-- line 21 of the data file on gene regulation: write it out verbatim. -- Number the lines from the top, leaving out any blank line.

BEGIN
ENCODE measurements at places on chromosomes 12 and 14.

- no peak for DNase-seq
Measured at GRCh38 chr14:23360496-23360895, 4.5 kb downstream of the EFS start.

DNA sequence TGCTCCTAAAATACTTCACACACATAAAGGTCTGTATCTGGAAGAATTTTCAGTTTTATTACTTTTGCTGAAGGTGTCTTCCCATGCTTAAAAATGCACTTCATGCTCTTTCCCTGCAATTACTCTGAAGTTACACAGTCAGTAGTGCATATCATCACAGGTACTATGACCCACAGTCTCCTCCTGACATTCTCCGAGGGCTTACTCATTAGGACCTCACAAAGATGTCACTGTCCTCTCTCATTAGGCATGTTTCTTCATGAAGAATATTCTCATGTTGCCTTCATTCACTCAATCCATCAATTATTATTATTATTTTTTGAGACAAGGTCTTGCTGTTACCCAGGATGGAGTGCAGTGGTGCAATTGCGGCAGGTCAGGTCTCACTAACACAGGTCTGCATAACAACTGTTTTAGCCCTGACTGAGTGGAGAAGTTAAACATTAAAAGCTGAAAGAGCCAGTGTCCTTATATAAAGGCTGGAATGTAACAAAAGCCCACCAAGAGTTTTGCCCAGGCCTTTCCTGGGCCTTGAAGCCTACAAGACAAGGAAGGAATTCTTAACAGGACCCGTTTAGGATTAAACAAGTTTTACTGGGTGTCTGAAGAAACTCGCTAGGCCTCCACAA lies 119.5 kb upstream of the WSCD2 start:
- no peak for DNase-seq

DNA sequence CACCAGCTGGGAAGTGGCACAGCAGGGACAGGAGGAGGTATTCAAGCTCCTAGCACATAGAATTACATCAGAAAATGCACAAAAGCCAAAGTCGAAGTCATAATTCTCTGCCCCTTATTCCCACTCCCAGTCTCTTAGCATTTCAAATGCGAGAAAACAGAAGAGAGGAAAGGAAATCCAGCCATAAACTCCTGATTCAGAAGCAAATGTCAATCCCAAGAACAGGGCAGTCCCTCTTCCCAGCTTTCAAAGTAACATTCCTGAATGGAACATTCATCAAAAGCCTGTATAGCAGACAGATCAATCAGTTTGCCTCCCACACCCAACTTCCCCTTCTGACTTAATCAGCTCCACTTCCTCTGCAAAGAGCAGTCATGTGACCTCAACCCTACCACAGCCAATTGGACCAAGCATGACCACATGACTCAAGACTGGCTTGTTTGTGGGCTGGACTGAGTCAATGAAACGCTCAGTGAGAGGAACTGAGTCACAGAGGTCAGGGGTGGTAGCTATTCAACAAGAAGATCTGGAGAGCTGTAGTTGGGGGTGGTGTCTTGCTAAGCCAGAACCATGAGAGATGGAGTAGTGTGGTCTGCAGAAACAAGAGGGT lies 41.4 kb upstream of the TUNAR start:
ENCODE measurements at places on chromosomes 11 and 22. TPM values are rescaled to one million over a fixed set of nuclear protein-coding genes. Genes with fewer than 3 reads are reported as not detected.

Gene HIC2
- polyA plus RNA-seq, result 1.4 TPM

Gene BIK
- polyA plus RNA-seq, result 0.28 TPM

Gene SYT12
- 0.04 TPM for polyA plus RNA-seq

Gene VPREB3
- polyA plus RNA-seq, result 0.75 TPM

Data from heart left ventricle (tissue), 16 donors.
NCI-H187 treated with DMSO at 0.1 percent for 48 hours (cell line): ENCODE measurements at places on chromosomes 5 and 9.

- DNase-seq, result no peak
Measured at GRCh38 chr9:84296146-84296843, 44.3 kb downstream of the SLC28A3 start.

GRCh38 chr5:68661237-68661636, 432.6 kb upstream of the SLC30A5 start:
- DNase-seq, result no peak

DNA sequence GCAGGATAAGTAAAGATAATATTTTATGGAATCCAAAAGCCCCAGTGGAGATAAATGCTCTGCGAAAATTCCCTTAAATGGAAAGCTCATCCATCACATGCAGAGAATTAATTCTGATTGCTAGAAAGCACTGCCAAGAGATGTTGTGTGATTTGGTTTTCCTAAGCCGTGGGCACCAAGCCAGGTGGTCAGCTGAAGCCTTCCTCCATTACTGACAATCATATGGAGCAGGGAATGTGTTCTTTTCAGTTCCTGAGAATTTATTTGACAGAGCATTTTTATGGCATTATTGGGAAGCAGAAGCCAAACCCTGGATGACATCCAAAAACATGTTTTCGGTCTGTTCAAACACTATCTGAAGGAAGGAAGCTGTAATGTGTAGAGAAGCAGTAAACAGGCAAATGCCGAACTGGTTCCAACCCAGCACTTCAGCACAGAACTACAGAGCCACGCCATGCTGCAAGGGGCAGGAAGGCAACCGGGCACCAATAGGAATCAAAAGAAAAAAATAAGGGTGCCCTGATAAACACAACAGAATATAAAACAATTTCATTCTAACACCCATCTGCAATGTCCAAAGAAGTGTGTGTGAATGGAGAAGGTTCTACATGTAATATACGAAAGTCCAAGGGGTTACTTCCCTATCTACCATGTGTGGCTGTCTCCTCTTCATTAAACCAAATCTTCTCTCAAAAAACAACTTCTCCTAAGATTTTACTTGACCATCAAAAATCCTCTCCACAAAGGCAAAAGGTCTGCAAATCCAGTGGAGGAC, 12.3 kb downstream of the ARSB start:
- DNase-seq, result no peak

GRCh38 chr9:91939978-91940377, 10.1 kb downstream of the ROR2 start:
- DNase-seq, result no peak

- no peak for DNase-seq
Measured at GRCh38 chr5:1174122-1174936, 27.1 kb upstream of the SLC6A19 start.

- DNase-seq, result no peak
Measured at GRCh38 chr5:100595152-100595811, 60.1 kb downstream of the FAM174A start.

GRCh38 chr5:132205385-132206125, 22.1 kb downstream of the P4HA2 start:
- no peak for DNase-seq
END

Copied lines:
- DNase-seq, result no peak